"A Mind is a Terrible Thing to Waste" – What It Means To Me

Do the words “A Mind is a Terrible Thing to Waste” mean anything special to you?

They do to me.

I was a 16 year-old high school senior in the spring of 1999. My high school on the island of Grand Bahama, in The Bahamas, had been visited by a dynamic recruiter, Fisk University Director of Admissions Anthony Jones. A Fisk alumnus, AJ believed passionately in Fisk; and he made me believe in Fisk too.

Still, I had no idea about if and how I was going to be able to turn my dreams of becoming a first-generation college graduate into a reality.

One humid afternoon, while sitting at home mindlessly watching a television program I’ve long since forgotten, I watched a commercial that I’ll never forget. A camera gently panned across a college classroom before settling on a single empty seat. “A mind is a terrible thing to waste,” said a warm baritone voice. I’m certain I’d seen UNCF commercials before and maybe even that one.

But in that moment, I knew immediately that the empty seat was mine. I had to attend college.

After a series of small miracles, I arrived at Fisk in the fall of 1999, one week later than my freshman cohorts. AJ had found a partial scholarship for me. He convinced my mother to believe in Fisk and in me too. If I didn’t succeed in my first semester, he said he’d personally send me back home.

I thank God he didn’t have to.

Even after AJ had left for other horizons, UNCF scholarships helped me be able to stay at Fisk where I thrived academically and grew personally.

I graduated Fisk with honors and went to Vanderbilt University on a full-ride for graduate school. Then, in May of last year, I was one of four blacks, all HBCU graduates, who walked across Vanderbilt’s stage to receive the first-ever Doctor of Philosophy degrees in history awarded to blacks in the history of the school.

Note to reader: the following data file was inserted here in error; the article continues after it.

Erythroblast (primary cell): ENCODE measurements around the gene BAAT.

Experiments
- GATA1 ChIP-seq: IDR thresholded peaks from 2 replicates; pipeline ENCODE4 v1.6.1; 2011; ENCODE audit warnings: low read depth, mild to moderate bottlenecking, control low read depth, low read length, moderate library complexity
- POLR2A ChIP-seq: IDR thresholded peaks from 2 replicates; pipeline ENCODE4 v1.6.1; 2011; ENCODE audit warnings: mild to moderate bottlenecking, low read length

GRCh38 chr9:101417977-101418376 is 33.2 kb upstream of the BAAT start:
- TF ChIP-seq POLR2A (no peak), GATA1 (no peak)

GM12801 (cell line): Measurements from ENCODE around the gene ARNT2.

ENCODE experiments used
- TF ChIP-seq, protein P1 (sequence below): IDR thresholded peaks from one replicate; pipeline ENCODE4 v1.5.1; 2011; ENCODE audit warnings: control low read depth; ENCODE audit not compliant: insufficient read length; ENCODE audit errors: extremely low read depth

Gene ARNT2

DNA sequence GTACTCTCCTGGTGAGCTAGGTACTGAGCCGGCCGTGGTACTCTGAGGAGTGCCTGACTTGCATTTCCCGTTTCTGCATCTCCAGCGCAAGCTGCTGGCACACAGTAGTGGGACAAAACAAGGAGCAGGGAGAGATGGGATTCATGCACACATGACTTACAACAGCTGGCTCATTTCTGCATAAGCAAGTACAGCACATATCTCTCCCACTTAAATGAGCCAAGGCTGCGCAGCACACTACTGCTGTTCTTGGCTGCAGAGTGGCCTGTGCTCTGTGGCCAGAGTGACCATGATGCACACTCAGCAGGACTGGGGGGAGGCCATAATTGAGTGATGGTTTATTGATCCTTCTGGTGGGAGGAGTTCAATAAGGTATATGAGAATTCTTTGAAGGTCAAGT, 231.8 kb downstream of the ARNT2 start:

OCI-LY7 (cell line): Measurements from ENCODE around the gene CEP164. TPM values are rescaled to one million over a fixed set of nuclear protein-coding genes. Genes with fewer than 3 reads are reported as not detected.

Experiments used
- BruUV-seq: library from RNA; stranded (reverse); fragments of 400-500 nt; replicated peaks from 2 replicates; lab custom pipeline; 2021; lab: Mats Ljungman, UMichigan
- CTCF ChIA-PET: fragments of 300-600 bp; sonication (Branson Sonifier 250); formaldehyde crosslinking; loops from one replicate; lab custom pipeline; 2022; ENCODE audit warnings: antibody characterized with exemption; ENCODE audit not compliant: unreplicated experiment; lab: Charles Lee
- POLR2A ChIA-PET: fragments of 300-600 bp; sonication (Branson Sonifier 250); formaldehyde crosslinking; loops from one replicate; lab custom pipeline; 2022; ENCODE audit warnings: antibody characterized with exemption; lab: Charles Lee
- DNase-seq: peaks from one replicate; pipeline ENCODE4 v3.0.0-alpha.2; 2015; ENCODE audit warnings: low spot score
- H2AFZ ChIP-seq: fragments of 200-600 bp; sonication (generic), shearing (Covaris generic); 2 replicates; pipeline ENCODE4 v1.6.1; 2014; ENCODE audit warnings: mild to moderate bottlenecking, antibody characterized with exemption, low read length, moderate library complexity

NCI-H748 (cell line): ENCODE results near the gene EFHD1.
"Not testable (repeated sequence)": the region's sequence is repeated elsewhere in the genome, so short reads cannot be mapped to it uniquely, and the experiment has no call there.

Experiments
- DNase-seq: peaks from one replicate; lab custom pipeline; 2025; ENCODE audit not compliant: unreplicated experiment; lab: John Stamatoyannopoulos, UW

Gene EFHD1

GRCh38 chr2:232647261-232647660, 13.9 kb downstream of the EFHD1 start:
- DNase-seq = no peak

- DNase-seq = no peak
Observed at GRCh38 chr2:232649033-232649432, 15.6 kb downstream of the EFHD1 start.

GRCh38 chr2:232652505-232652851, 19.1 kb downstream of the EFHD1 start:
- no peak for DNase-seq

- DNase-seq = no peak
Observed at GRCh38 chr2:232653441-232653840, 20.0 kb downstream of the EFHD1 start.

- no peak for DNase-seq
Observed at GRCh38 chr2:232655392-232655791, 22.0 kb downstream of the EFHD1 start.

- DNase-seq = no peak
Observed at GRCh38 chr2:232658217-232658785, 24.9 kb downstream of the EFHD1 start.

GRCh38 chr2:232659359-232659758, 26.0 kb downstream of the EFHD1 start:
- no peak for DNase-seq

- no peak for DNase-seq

It was a feat that I couldn’t have done alone. And I’ll always remember that AJ, Fisk and the UNCF’s motto gave me my start.

I am forever grateful.

And guess what? AJ’s back at Fisk, leading its admissions efforts to capture the hearts and minds of a new generation of Fiskites. I have every confidence in his ability to make them believe in Fisk and in themselves too. After all, he convinced me.

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Bahamian-born "HBCUstorian" Crystal A. deGregory, Ph.D. is the founder of HBCUstory and an associate professor of history at Kentucky State University where she formerly directed the award-winning Atwood Institute for Race, Education, and the Democratic Ideal. She a dynamic professional historian and a passionate Historically Black College and University (HBCU) advocate. A graduate of the historic Fisk, Vanderbilt, and Tennessee State universities, she is the convener of the HBCUstory Symposium, and editor-in-chief of The Journal of HBCU Research + Culture. A passionate believer in the historic mission and future vision for HBCUs, her primary areas of specialization are black higher education and the civil rights struggle.